Raise income tax EXCEPT for the richest of the rich?

Discussion in 'Budget & Taxes' started by wgabrie, Aug 11, 2017.

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  1. wgabrie

    wgabrie Well-Known Member Donor

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    What would happen if we raised income taxes from 38% to 68% for the lower income brackets, anything above the poverty line, and, to take care of the laffer curve we drop income taxes for those who earn 5 million or more to 7%???
     
  2. OldManOnFire

    OldManOnFire Well-Known Member

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    Will depend on what your goal might be? The lower income brackets currently pay little to no actual income taxes so don't see your scheme raising much taxation. And, your laffer curve also applies to lower wage earners as well...the more you try to squeeze the less they will pay. When we consider 60% (?) of Amerians live pay check to pay check there is no possible way to extract more taxation out of them...
     
  3. Iriemon

    Iriemon Well-Known Member Past Donor

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    The richest would get richer at the expense of middle class people.

    Hasn't that happened enough for you already over the past 30 years?

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    What does this have to do with the Laffer curve?
     
  4. wgabrie

    wgabrie Well-Known Member Donor

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    I was under the impression that the rich have their income tucked away in a foreign bank account, and they aren't showing their higher income anyway because they don't want to pay tax.

    Lowering the ultra high income tax bracket should, according to the Laffer curve stop penalizing people for reporting their income, thus leading to higher tax revenue, and reward success for people who want to go to a higher income bracket.


    I suppose we could even raise the poverty line to cover more of people's incomes at the bottom, because people's wages are stagnant and they probably can't pay 50-60% income taxes.

    But we need to get more working class people to pay higher taxes for the goods and services we need funding for. Lowering the taxes of the rich is just what is called running out of other people's money. According to theory we'll get more income out of that anyway.
     
  5. wgabrie

    wgabrie Well-Known Member Donor

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    I'm under the impression that according to the Laffer curve we can't tax the rich.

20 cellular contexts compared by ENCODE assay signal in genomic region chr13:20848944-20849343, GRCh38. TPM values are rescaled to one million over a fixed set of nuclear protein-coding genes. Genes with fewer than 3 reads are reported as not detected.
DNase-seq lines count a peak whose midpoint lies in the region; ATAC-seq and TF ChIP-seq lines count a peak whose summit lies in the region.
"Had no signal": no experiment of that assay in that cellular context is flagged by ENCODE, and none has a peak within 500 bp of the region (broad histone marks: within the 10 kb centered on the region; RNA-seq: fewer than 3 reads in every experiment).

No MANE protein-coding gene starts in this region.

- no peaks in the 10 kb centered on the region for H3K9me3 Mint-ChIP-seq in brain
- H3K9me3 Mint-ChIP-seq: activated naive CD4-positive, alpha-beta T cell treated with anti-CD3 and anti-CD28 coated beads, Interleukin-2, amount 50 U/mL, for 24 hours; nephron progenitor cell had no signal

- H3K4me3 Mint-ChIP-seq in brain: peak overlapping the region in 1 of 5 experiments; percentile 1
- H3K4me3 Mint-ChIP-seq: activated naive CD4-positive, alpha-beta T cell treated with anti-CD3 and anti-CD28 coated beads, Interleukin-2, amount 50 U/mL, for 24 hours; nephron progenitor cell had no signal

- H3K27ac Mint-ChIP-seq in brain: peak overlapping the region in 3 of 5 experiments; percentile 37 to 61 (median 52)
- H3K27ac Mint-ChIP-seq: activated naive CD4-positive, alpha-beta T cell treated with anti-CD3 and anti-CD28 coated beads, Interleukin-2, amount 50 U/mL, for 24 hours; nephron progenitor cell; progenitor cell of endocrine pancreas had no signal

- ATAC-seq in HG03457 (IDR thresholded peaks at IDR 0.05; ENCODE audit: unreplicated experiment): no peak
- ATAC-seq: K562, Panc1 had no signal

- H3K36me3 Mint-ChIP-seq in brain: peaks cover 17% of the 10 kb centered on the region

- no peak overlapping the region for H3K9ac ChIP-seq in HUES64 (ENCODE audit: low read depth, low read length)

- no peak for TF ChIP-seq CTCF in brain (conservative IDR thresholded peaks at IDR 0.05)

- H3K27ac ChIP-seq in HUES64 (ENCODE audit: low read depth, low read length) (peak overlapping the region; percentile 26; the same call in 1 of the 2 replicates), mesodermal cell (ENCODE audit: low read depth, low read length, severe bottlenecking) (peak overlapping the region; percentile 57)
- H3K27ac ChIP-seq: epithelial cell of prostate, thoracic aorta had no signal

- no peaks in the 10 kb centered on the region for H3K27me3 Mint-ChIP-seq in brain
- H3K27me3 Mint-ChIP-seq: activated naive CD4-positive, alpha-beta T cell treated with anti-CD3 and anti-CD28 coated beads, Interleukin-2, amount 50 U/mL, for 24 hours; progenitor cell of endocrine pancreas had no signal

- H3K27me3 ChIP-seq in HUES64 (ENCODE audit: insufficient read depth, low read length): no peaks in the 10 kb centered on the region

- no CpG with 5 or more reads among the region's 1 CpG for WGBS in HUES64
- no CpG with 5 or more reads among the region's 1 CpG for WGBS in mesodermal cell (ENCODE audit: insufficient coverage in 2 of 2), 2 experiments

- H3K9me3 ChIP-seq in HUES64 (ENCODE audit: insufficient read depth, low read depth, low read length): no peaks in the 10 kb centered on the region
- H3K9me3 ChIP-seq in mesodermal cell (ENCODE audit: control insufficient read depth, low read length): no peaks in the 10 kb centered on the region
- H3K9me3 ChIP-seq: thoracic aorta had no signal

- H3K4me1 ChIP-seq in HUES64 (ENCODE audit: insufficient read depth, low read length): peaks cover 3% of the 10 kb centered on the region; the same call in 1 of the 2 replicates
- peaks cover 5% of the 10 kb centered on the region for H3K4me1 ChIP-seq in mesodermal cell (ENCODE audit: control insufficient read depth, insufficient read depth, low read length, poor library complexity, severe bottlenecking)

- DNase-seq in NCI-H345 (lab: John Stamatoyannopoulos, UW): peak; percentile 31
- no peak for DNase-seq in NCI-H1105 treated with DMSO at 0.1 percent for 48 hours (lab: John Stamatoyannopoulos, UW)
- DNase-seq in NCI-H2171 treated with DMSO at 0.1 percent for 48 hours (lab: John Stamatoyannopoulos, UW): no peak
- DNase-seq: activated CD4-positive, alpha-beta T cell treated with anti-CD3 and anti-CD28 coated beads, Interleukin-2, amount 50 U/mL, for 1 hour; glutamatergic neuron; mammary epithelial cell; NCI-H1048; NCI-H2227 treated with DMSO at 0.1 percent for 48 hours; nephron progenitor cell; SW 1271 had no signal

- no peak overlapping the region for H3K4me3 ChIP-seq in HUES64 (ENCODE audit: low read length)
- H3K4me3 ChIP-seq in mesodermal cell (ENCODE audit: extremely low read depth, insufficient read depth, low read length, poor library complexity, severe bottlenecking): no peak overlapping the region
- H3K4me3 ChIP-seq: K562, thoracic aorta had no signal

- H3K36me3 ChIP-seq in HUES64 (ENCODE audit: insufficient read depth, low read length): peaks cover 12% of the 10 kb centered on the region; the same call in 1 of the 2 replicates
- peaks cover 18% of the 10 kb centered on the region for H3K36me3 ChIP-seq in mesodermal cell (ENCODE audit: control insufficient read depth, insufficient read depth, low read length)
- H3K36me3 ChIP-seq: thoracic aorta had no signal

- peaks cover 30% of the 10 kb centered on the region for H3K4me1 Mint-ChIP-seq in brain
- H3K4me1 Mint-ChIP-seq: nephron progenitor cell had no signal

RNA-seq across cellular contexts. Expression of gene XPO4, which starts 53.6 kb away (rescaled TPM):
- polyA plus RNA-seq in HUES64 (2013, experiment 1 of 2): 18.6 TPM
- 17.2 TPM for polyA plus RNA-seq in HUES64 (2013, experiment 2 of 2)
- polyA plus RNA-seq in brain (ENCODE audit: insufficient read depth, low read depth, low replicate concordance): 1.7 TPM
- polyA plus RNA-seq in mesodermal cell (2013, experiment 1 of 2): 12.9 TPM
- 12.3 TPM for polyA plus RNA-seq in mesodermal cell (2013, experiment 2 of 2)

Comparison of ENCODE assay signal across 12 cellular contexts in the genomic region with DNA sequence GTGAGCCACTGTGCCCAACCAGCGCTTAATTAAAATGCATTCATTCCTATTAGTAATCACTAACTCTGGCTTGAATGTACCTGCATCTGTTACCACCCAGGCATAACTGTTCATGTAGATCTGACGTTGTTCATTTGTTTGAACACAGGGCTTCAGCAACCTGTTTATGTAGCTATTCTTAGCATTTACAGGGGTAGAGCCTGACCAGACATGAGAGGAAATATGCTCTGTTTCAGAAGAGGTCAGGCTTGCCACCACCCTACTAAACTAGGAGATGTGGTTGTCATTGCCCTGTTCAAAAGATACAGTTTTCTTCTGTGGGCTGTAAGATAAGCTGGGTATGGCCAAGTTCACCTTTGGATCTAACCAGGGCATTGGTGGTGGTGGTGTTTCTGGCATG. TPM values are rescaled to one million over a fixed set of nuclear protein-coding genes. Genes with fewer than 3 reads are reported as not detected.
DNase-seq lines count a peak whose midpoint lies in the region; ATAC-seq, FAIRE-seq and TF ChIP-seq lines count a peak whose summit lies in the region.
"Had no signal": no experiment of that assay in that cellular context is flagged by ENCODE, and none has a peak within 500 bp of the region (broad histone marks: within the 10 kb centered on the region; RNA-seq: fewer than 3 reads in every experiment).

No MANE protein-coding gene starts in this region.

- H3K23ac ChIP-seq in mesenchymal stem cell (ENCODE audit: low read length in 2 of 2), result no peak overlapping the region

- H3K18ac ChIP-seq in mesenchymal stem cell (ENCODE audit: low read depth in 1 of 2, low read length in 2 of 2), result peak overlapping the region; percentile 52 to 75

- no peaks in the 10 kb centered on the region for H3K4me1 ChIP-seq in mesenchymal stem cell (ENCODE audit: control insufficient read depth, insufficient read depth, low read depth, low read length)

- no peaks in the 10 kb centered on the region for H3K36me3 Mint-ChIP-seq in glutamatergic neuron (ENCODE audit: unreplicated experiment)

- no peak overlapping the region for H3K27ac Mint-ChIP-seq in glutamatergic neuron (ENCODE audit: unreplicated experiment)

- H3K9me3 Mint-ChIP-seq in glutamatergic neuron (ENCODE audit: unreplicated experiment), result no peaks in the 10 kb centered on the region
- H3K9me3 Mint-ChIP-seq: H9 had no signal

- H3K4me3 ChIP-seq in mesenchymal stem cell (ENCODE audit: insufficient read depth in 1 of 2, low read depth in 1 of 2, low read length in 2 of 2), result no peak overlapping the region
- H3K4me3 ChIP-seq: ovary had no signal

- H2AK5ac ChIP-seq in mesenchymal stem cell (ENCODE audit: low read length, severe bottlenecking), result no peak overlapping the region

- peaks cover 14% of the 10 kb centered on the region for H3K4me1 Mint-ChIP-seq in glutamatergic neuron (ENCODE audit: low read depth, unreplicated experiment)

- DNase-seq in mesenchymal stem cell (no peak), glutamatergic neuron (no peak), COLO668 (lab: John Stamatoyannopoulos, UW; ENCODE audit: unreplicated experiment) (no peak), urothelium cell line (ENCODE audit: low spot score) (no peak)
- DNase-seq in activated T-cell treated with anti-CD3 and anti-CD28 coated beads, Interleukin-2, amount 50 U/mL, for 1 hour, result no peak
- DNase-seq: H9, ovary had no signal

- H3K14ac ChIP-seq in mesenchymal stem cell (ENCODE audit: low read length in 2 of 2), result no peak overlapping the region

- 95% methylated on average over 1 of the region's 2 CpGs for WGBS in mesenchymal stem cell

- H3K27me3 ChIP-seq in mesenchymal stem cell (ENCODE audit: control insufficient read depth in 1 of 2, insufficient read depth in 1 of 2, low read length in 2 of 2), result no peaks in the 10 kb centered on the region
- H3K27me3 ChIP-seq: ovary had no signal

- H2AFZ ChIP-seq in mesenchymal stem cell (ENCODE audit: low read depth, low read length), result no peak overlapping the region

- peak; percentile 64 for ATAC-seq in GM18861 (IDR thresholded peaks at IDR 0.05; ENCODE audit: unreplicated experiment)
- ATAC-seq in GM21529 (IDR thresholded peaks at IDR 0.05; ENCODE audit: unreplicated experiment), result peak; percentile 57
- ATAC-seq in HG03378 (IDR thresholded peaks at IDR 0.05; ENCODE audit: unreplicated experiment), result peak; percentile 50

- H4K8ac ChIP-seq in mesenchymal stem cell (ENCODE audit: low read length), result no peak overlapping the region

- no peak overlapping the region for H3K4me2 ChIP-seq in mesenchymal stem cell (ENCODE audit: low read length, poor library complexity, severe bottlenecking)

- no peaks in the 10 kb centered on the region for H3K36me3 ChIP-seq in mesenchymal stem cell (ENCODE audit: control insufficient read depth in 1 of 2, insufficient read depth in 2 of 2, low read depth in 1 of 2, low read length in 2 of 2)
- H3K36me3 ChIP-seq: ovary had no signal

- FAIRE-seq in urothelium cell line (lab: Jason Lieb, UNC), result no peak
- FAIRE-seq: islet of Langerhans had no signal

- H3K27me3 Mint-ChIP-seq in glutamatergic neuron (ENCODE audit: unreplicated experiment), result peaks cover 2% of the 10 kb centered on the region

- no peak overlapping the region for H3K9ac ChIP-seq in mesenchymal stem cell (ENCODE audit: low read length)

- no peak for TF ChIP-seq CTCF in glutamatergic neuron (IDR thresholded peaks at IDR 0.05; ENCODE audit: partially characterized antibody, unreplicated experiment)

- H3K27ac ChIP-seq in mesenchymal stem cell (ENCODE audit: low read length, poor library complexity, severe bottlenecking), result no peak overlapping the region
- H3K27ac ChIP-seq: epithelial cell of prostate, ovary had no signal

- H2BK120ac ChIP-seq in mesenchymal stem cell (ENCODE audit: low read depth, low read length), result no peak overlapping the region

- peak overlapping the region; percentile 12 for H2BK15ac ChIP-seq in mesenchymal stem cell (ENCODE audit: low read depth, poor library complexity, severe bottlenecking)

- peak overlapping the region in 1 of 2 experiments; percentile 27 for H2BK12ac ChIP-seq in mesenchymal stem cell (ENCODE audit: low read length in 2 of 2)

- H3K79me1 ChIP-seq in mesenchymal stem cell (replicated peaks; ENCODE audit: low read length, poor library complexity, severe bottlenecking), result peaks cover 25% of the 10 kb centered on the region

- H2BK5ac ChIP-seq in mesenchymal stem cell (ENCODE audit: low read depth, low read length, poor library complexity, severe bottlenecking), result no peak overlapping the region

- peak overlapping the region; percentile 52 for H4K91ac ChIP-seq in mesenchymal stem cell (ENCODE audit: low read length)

6. Iriemon

    Iriemon Well-Known Member Past Donor

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    The "Laffer curve" has nothing to do with the rich. It is a theoretical postulate that contends that there is an optimal rate of effective taxation that maximizes the amount of revenue a government takes. The basic theory is that a tax rate of 0% brings in 0 revenue, while a tax rate of 100% will also bring in 0 revenue because people will have no incentive to work. As the rate rises above 0, more revenues are brought into the government. However, as some rate of taxation, the disincentive to work will outweigh the additional revenues from the higher rate of taxation. The rate at which the disincentive outweigh the greater taxation from the higher rate is the peak point of taxation. After that, the total revenues received will decline.

    It's a theory, and while the optimal rate is often portrayed at 50%, it could be anywhere between 0 and 100%. But it doesn't say we can't tax rich, they are theoretically as effective by the Laffer curve as anyone else.
     
  7. Iriemon

    Iriemon Well-Known Member Past Donor

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    Tax avoidance is certainly one reason. Other reasons would include keeping their money away from creditors, diversification, and privacy.

    See above. You have to weigh any increased revenue from the lower "penalty" against the decrease in revenues from a lower tax rate.

    I imagine people trying to get by on minimum wage incomes would be terribly burdened by a 50-60% tax increase.

    See above. That is not necessary true at all.
     
    Last edited: Aug 14, 2017
  8. wgabrie

    wgabrie Well-Known Member Donor

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    I was all for raising taxes to pay for our current government expenditures, but then I learned about the Laffer curve from PragerU and I learned that not only does higher taxes NOT provide revenue, but the peak, the optimal tax rate, is at significantly less than 50%. And there are indicators that the peak is at less than the current tax rate.
     
    Last edited: Aug 14, 2017
  9. CourtJester

    CourtJester Well-Known Member

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    There is no evidence to support the Laffer curve. It is a theory with absolutly no real world support. None.
     

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